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Reproductive interference across continental scales: combining citizen science and behavioural experiments to test reproductive character displacement hypotheses


Department of Biosciences

, , Friday, January 08, 2021 Competition Funded PhD Project (European/UK Students Only)

About the Project

Social interactions between species impact numerous ecological and evolutionary processes. For instance, wasteful reproductive interactions between species (reproductive interference) may prevent two species from coexisting in the same location unless natural selection drives divergence in traits used as mating signals. Demoiselle damselflies are a model system for studying the evolutionary consequences of social interactions between species. Yet, despite the fact that male damselflies initiate mating interactions, there has been little research into the mechanisms by which variation in female wing colour impacts male sexual responses. Consequently, there remains much unexplained spatial and temporal variation in reproductive interference, even in this model system.

For this project, the student will take the lead on developing an ongoing citizen scientist scheme (https://www.inaturalist.org/projects/british-demoiselles) to quantify geographic variation in the wing coloration of female demoiselle damselflies on an unprecedented continental scale. In addition, the student will carry out fieldwork, conducting behavioural experiments to measure responses of male banded and beautiful demoiselles to variation in female wing colour. Combining these two approaches, this project will yield new insights into the evolutionary responses to reproductive interference that have made coexistence possible in these species.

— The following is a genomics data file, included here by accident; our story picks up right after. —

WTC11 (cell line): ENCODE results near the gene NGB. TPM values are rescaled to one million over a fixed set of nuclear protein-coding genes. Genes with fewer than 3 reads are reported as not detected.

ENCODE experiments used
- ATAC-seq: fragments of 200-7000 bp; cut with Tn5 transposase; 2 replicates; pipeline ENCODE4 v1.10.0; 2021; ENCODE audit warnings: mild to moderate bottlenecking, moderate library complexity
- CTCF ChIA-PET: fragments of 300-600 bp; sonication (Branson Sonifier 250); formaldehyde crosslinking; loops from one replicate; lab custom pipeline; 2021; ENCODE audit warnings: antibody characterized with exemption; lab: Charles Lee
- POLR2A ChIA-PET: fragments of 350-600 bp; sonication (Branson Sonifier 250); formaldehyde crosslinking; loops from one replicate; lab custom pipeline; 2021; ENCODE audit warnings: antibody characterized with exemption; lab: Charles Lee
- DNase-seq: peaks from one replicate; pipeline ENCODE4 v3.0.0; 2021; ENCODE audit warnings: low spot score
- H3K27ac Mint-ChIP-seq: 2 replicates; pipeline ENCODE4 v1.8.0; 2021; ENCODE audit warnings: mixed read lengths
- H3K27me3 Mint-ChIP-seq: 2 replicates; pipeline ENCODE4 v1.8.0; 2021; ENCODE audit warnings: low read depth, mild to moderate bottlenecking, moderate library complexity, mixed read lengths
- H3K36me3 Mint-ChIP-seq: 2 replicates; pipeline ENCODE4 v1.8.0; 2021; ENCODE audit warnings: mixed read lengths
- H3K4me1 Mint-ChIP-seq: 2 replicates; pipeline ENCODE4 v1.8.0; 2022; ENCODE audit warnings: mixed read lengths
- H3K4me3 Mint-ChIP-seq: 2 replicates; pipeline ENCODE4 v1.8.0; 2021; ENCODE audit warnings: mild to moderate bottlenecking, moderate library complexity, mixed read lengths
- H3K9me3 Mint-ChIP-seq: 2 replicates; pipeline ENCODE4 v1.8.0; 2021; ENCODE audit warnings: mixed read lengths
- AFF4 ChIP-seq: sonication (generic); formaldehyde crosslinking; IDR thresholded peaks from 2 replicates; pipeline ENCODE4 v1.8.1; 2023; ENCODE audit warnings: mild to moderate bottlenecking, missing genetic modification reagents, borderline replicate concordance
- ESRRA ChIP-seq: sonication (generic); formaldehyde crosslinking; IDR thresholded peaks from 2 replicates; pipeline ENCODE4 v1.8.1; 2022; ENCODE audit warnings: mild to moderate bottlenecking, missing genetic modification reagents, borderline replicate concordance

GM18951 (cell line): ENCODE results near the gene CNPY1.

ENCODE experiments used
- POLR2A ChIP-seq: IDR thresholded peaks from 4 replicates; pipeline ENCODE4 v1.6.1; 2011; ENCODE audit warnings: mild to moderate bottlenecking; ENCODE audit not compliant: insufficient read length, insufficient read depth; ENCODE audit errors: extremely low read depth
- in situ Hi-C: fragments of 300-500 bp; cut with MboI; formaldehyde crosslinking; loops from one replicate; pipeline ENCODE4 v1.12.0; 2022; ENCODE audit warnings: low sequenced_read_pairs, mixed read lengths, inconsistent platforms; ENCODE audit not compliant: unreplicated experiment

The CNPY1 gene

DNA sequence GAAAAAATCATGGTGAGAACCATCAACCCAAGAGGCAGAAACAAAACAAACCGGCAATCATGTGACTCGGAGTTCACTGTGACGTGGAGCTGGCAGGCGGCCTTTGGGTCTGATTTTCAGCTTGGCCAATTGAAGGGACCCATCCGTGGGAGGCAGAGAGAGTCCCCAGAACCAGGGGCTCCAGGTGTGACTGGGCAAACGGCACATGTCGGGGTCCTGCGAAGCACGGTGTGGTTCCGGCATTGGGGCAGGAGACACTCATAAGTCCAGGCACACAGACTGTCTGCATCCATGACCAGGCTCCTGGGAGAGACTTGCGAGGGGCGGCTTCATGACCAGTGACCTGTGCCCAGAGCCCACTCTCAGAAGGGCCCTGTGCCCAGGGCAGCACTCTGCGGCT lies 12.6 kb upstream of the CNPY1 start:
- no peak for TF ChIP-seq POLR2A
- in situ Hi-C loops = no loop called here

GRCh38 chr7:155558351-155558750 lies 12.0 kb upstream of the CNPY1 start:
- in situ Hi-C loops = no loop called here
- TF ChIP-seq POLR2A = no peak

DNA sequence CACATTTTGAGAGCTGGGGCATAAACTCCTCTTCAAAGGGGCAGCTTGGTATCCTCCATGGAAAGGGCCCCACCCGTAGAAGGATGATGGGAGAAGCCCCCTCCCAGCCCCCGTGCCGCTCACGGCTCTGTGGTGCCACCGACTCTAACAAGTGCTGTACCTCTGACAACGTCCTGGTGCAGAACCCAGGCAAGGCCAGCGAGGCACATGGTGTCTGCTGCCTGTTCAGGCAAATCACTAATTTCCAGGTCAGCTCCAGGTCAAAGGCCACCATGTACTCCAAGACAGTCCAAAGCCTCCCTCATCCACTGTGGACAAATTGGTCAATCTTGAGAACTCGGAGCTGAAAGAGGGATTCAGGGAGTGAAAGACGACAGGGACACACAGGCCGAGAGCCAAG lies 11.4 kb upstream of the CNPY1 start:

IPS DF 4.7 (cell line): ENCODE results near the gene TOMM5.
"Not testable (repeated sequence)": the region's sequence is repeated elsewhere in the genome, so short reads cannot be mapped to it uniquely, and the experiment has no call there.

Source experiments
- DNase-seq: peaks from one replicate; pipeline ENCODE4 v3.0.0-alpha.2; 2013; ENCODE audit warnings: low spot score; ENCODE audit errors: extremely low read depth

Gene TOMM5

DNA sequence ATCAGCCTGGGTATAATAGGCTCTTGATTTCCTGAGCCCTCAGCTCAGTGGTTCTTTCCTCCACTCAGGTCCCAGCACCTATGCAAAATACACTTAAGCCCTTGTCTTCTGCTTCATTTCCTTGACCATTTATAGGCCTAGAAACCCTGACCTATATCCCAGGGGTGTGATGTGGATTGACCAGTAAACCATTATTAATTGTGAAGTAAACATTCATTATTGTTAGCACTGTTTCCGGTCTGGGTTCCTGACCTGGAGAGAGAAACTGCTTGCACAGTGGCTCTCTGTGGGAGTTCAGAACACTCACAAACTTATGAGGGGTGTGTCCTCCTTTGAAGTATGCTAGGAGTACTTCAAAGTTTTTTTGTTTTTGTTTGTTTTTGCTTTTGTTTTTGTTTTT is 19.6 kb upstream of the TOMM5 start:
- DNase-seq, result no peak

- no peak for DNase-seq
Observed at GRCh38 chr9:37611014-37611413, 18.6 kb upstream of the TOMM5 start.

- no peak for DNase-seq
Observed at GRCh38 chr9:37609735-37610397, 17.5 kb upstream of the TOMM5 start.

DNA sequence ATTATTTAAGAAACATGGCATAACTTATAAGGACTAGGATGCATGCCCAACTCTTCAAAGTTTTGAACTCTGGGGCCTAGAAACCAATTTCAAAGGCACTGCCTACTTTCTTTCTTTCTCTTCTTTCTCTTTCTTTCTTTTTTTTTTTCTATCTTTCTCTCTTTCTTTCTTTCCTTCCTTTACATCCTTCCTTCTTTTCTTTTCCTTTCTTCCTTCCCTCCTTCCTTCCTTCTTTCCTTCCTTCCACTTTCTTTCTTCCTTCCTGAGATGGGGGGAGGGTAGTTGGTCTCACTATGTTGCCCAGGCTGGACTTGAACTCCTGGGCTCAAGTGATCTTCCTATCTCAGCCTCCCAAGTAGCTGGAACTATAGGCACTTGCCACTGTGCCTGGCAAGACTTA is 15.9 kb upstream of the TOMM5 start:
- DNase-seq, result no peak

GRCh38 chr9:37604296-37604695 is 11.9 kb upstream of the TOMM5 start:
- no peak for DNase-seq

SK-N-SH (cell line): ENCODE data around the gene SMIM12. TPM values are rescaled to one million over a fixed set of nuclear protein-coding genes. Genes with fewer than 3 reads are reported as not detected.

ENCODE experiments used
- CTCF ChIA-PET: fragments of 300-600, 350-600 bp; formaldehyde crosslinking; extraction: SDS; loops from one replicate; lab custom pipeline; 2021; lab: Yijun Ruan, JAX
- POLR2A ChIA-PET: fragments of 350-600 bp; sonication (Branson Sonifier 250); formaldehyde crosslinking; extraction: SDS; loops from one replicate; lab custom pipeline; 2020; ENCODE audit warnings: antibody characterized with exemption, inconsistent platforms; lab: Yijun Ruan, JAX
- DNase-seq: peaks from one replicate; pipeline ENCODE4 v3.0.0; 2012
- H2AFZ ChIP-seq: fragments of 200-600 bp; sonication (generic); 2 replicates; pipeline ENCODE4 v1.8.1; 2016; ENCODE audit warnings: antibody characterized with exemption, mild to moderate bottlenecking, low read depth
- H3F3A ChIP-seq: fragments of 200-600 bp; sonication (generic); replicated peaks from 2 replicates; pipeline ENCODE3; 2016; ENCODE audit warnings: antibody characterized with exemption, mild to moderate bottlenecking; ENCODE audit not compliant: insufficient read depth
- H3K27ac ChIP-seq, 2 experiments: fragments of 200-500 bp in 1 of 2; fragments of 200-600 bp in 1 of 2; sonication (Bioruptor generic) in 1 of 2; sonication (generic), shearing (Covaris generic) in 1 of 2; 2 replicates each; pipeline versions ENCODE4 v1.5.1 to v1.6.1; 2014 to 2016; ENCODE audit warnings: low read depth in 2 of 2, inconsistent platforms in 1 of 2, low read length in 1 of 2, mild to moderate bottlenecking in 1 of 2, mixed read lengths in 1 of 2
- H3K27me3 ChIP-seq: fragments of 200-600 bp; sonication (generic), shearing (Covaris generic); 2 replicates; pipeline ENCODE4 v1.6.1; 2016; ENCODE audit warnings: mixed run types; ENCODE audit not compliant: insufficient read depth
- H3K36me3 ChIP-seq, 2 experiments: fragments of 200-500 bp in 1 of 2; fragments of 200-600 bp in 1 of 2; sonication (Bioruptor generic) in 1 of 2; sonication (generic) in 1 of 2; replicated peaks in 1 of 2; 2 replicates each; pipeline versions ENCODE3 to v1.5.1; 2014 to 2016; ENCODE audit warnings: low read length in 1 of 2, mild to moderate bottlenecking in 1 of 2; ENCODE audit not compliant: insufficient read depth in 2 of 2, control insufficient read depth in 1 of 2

Keywords: behavioural ecology, fieldwork, citizen science, reproductive character displacement, behavioural interference

Funding Notes

This project is in competition with others for funding. Success will depend on the quality of applications received, relative to those for competing projects. If you are interested in applying, in the first instance contact the supervisor, with a CV and covering letter, detailing your reasons for applying for the project. Applicants are encouraged to contact Dr. Drury by 15 December 2020 at the latest.

For further information on the IAPETUS scheme, and details of eligibility criteria & requirements please visit the IAPETUS website: View Website

References

1 Drury et al. 2015 Proc. Biol. Sci. 282, 20142256. 2 Shuker & Burdfield-Steel 2017 Ecol. Entomology 42, 65-75. 3 Troscianko & Stevens 2015, MEE 6, 1320-1331. 4 Svensson et al. 2016 Evolution 70, 1165-1179. 5 Mendelson et al 2018 Evolution 72, 337-347. 6 Grether et al. 2017 TREE 32, 760-772. 7 Drury et al. 2019 Ecography doi: 10.1111/ecog.04469

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